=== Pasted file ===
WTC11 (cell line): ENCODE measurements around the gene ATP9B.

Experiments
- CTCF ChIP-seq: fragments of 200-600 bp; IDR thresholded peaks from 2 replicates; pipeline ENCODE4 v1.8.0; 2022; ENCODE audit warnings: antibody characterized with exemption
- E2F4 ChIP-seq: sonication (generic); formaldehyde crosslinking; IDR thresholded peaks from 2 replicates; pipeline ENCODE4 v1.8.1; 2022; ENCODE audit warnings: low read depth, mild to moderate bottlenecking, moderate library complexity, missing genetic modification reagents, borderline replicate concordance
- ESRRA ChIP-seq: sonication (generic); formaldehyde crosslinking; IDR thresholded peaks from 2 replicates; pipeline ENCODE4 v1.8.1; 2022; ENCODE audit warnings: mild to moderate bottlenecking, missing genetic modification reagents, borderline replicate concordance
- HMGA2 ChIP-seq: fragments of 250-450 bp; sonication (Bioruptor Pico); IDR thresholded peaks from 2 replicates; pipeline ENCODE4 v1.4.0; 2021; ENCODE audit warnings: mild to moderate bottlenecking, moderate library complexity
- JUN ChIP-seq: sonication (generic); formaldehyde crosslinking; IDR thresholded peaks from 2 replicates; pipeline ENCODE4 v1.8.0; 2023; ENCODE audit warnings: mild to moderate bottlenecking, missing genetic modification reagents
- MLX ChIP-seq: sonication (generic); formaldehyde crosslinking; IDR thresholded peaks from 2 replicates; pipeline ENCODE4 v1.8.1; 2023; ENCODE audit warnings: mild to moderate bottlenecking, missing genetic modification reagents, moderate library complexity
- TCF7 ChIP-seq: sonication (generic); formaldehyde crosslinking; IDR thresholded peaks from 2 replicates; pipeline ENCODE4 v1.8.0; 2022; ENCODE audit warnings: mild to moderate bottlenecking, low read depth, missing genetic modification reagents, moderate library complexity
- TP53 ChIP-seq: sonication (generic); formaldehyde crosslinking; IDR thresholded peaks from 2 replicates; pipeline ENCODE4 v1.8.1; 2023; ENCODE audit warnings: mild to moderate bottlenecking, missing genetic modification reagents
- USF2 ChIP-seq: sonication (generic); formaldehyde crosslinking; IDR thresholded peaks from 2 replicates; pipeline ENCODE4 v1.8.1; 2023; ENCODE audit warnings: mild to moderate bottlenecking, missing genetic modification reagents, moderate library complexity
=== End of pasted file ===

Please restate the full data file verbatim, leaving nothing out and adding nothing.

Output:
WTC11 (cell line): ENCODE measurements around the gene ATP9B.

Experiments
- CTCF ChIP-seq: fragments of 200-600 bp; IDR thresholded peaks from 2 replicates; pipeline ENCODE4 v1.8.0; 2022; ENCODE audit warnings: antibody characterized with exemption
- E2F4 ChIP-seq: sonication (generic); formaldehyde crosslinking; IDR thresholded peaks from 2 replicates; pipeline ENCODE4 v1.8.1; 2022; ENCODE audit warnings: low read depth, mild to moderate bottlenecking, moderate library complexity, missing genetic modification reagents, borderline replicate concordance
- ESRRA ChIP-seq: sonication (generic); formaldehyde crosslinking; IDR thresholded peaks from 2 replicates; pipeline ENCODE4 v1.8.1; 2022; ENCODE audit warnings: mild to moderate bottlenecking, missing genetic modification reagents, borderline replicate concordance
- HMGA2 ChIP-seq: fragments of 250-450 bp; sonication (Bioruptor Pico); IDR thresholded peaks from 2 replicates; pipeline ENCODE4 v1.4.0; 2021; ENCODE audit warnings: mild to moderate bottlenecking, moderate library complexity
- JUN ChIP-seq: sonication (generic); formaldehyde crosslinking; IDR thresholded peaks from 2 replicates; pipeline ENCODE4 v1.8.0; 2023; ENCODE audit warnings: mild to moderate bottlenecking, missing genetic modification reagents
- MLX ChIP-seq: sonication (generic); formaldehyde crosslinking; IDR thresholded peaks from 2 replicates; pipeline ENCODE4 v1.8.1; 2023; ENCODE audit warnings: mild to moderate bottlenecking, missing genetic modification reagents, moderate library complexity
- TCF7 ChIP-seq: sonication (generic); formaldehyde crosslinking; IDR thresholded peaks from 2 replicates; pipeline ENCODE4 v1.8.0; 2022; ENCODE audit warnings: mild to moderate bottlenecking, low read depth, missing genetic modification reagents, moderate library complexity
- TP53 ChIP-seq: sonication (generic); formaldehyde crosslinking; IDR thresholded peaks from 2 replicates; pipeline ENCODE4 v1.8.1; 2023; ENCODE audit warnings: mild to moderate bottlenecking, missing genetic modification reagents
- USF2 ChIP-seq: sonication (generic); formaldehyde crosslinking; IDR thresholded peaks from 2 replicates; pipeline ENCODE4 v1.8.1; 2023; ENCODE audit warnings: mild to moderate bottlenecking, missing genetic modification reagents, moderate library complexity